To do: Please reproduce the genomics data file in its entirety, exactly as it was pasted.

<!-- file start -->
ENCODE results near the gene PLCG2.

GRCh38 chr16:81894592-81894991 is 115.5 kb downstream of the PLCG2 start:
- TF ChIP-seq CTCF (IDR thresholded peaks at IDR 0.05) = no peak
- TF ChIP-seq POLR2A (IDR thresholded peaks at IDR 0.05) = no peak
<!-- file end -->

ENCODE results near the gene PLCG2.

GRCh38 chr16:81894592-81894991 is 115.5 kb downstream of the PLCG2 start:
- TF ChIP-seq CTCF (IDR thresholded peaks at IDR 0.05) = no peak
- TF ChIP-seq POLR2A (IDR thresholded peaks at IDR 0.05) = no peak